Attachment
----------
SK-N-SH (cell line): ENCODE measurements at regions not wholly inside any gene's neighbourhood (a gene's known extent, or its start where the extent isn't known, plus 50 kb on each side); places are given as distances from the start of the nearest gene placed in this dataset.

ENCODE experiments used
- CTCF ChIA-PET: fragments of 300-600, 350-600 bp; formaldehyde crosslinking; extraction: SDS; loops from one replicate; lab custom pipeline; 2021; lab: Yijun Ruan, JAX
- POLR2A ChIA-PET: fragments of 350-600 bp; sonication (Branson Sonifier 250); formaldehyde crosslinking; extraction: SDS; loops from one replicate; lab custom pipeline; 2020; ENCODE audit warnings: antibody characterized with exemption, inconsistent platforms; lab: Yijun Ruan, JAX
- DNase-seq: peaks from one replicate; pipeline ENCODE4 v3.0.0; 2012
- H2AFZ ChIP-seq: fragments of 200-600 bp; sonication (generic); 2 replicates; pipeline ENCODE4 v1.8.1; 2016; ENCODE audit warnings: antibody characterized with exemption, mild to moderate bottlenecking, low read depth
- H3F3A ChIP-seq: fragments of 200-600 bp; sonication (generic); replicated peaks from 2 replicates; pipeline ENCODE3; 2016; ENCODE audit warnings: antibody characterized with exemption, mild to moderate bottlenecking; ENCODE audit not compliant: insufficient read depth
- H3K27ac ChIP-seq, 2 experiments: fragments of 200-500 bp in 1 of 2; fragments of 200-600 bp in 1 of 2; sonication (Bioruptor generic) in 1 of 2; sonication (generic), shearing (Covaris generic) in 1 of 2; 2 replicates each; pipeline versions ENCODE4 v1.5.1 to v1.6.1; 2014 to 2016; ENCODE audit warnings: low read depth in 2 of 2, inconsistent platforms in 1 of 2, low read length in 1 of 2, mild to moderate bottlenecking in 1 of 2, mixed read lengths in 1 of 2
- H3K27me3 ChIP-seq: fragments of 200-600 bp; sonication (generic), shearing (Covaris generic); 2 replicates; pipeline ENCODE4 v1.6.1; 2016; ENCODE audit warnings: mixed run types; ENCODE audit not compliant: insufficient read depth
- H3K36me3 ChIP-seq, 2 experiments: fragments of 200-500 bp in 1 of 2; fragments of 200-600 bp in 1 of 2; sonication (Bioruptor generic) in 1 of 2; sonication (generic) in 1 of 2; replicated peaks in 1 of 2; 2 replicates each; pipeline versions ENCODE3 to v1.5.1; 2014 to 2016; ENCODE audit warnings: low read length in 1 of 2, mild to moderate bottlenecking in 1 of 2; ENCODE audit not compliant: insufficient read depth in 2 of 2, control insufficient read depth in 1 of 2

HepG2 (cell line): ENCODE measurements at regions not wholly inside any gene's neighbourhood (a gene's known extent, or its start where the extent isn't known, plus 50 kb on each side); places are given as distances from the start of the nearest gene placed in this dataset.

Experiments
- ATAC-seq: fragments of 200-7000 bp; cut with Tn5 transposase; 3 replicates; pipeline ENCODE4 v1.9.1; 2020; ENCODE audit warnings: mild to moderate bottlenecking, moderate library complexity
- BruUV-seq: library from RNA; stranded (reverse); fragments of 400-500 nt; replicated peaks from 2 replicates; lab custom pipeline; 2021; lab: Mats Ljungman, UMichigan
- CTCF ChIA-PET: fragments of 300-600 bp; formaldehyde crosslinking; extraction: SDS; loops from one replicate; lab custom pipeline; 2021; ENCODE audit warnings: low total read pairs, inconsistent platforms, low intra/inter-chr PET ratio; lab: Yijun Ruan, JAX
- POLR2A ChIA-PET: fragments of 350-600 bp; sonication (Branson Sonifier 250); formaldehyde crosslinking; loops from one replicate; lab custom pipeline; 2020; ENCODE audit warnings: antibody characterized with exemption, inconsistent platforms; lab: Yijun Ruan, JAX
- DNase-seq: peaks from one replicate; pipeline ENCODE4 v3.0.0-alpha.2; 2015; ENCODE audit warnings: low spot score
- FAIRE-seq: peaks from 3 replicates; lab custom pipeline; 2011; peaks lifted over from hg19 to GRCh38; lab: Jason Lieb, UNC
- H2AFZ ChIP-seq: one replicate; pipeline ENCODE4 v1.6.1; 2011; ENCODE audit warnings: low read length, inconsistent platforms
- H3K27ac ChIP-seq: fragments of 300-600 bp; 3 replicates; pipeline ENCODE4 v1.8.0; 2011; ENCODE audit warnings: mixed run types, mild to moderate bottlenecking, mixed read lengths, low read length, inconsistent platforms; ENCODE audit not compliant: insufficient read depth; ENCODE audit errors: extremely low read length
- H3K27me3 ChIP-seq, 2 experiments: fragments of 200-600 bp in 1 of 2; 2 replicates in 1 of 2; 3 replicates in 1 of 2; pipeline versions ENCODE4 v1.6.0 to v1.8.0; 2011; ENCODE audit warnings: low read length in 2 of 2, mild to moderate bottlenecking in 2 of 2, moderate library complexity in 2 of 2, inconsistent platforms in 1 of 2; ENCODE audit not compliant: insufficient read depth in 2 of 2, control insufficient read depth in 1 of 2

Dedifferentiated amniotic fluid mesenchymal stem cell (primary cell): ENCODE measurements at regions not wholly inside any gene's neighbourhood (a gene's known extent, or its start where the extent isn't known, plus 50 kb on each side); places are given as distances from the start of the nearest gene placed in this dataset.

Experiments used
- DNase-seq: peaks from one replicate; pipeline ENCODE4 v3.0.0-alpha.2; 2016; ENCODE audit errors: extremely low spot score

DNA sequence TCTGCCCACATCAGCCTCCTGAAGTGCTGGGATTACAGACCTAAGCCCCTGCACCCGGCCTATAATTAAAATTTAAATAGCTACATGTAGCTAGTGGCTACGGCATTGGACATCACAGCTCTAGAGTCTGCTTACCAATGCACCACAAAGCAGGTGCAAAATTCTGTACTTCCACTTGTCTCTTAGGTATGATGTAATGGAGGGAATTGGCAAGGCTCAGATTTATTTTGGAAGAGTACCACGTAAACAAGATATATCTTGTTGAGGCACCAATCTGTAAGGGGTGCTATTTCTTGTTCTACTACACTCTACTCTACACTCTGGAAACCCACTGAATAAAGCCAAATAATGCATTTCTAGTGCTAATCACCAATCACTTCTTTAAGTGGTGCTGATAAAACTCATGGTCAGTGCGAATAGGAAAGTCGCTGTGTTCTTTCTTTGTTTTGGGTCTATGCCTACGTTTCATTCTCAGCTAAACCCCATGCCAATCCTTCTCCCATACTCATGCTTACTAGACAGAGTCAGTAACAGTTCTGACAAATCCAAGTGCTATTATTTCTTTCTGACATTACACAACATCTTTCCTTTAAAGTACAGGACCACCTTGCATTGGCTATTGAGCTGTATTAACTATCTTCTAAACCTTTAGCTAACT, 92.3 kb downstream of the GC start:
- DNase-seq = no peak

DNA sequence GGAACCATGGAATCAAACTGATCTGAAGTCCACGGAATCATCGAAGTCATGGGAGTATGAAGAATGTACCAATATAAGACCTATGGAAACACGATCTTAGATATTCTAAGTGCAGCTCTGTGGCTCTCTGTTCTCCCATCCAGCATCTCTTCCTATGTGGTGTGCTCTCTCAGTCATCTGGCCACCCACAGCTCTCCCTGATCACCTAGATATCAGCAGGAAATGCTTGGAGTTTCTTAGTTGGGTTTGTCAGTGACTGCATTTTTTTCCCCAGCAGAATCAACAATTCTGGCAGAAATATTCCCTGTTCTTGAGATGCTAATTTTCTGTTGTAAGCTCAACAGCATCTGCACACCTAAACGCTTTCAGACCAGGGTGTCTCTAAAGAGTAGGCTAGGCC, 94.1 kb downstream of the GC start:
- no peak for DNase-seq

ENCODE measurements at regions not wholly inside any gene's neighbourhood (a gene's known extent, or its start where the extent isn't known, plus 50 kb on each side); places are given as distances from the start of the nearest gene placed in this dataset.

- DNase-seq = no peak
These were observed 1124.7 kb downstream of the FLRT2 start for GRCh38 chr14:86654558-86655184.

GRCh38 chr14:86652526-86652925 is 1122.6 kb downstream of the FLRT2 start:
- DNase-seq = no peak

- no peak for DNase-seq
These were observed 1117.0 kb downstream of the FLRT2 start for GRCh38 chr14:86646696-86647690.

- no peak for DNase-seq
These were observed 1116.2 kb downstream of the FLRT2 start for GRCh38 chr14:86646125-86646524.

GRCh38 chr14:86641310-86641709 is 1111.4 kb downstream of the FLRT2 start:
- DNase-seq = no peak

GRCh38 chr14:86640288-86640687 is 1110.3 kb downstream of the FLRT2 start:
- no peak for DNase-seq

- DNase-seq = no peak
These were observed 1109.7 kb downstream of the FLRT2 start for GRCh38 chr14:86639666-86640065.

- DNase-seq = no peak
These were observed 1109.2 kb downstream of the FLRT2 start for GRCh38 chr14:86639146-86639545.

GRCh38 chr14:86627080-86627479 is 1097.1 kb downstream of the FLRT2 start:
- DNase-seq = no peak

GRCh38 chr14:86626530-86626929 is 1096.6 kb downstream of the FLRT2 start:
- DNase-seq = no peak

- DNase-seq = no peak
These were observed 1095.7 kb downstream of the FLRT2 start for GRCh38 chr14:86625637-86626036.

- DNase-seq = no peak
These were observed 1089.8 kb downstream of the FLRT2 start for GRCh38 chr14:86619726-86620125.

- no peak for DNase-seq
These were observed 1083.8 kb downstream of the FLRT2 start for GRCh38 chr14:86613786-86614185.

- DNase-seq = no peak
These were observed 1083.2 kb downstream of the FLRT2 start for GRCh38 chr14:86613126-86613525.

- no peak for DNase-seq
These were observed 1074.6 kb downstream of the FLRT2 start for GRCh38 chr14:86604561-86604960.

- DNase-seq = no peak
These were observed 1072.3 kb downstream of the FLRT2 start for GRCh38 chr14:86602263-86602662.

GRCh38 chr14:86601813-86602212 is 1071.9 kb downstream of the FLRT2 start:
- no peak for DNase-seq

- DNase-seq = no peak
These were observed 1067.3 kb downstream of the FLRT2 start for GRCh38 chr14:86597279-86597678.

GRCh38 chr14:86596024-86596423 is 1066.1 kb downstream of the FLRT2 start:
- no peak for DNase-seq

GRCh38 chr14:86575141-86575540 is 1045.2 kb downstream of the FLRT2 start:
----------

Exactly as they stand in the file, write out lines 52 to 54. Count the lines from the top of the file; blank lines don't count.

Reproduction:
- DNase-seq = no peak
These were observed 1089.8 kb downstream of the FLRT2 start for GRCh38 chr14:86619726-86620125.

- no peak for DNase-seq